Philip Nelson spent two years playing quarterback for the Gophers. Now, he could look forward to facing them in 2016, on their home field, under center for another Big Ten team.
Two weeks after announcing he was transferring from Minnesota, Nelson picked Rutgers as his new school Wednesday, knowing the Scarlet Knights will be joining the Big Ten this year.
Nelson has to sit out next season, under NCAA transfer rules, but he can redshirt and still will have two years of eligibility remaining.
Normally, when an athlete transfers within the Big Ten, he has to sit out a year as well as forfeit a year of eligibility. but that won’t apply to Rutgers until after it officially joins the conference July 1.
The Gophers aren’t slated to face Rutgers until Oct. 22, 2016, at TCF Bank Stadium. By then, Nelson would be a fifth-year senior.
“I just found out about that [game against the Gophers] today because somebody brought that up,” Nelson’s father, Pat, said Wednesday. “Nobody’s really been looking at the schedule. Philip’s been really concentrating more on trying to get through this process.”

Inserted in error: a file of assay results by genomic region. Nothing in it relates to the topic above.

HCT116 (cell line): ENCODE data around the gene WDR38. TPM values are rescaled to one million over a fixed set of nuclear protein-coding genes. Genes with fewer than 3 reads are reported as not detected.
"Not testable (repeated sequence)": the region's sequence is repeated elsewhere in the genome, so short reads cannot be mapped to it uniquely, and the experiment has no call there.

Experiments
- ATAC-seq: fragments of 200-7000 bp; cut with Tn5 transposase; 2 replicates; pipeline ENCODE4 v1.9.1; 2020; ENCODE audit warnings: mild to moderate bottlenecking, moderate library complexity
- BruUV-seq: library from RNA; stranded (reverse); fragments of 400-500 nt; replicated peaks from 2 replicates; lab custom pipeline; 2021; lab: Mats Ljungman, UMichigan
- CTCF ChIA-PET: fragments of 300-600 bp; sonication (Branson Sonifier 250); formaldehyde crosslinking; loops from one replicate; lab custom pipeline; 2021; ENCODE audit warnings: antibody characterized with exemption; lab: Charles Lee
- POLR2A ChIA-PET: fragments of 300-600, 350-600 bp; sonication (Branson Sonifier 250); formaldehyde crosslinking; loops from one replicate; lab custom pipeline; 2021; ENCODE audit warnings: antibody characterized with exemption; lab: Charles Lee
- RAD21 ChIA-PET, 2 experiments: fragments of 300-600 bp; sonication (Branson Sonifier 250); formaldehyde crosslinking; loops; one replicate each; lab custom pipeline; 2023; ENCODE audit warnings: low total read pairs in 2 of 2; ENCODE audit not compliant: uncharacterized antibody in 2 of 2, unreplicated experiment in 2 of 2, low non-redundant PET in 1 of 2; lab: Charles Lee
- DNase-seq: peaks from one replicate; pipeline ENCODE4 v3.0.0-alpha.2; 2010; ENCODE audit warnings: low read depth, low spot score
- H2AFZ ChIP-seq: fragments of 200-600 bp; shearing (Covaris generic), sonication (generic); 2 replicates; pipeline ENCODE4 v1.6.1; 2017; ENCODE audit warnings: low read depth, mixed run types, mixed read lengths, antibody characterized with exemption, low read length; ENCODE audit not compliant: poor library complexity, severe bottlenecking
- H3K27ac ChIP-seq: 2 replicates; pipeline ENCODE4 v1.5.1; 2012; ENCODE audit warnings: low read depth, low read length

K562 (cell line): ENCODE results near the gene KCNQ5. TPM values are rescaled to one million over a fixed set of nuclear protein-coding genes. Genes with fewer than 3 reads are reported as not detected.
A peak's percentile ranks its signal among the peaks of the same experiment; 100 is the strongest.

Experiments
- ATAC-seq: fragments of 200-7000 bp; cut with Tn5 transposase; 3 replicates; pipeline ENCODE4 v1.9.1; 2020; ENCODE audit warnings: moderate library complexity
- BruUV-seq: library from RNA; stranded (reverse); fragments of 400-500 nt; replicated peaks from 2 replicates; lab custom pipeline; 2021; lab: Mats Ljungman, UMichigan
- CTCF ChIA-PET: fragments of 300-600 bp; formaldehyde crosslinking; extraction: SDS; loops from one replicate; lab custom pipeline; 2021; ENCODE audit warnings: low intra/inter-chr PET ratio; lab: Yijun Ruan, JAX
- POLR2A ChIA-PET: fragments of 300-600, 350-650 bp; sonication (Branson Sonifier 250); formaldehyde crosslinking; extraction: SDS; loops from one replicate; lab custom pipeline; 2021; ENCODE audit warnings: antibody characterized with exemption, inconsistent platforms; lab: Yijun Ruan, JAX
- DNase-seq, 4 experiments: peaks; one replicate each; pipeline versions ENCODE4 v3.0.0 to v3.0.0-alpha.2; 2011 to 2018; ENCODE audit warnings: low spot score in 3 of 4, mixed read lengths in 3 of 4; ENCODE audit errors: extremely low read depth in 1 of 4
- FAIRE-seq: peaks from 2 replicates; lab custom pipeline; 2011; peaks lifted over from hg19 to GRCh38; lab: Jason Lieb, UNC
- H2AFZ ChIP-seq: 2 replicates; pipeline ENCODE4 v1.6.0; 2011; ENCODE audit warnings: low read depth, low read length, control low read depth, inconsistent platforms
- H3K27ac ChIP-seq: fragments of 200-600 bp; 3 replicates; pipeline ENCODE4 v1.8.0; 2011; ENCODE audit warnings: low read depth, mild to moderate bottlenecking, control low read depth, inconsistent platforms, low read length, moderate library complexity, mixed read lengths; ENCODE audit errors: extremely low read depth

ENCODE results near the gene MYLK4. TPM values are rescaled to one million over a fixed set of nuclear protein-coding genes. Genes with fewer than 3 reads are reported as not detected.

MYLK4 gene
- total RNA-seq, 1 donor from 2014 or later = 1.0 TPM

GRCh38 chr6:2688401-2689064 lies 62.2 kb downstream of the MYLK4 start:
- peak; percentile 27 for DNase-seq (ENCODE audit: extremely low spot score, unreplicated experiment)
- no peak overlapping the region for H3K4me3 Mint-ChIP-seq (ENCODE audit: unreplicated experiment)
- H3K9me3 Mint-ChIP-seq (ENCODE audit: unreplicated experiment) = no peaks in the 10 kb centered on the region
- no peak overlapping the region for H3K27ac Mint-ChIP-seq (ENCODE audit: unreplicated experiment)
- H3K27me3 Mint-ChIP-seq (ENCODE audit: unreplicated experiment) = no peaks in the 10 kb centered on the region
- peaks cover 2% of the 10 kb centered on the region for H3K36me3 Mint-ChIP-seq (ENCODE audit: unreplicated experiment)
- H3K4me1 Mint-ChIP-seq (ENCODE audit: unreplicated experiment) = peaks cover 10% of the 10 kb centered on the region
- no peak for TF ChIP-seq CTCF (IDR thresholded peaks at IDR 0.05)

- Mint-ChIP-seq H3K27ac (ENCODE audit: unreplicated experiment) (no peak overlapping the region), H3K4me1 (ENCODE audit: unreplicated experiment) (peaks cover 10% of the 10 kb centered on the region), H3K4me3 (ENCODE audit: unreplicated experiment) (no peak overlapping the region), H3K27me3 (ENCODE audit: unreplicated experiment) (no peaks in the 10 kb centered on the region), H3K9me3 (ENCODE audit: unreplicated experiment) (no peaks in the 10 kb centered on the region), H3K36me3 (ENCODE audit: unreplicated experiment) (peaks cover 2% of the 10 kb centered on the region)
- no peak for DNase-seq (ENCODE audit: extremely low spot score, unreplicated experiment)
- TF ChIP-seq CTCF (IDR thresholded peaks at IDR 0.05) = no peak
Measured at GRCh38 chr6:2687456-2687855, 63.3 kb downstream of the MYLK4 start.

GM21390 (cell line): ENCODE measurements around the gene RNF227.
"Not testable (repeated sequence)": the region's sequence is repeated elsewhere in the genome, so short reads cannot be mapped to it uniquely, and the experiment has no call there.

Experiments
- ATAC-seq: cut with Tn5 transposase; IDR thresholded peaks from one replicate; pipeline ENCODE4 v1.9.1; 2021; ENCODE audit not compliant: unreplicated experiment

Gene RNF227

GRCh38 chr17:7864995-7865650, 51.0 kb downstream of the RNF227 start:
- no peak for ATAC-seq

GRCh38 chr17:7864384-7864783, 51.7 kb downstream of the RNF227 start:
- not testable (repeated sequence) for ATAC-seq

Pat Nelson said his son also considered Kansas State, Texas Tech, San Jose State and San Diego State. Philip Nelson will begin classes at Rutgers on Friday and will be eligible to take part in spring practice.
Philip Nelson could not be reached for comment, but in his statement announcing his transfer Jan. 16, he said he was looking for an offense that “centers more around the pass game.”
Nelson started 16 games in two years for the Gophers and led them to their first four-game Big Ten winning streak since 1973 last fall.
But in two years, he completed only 50 percent of his passes, and he shared time last season with Mitch Leidner, who has three years of eligibility remaining.
Rutgers will have a senior at quarterback next season, in Gary Nova, and Nelson will be a candidate to start in 2015.
“Rutgers certainly fit the bill really well for Philip,” Pat Nelson said. “And also, Ralph Friedgen — it looks like he’s going to be coming on board [as offensive coordinator]. He’s in a real good situation there with a mentor who really understands the pro-style offense.”
Pat Nelson said Gophers coach Jerry Kill placed no restrictions on where his son could go and offered to make calls on his behalf.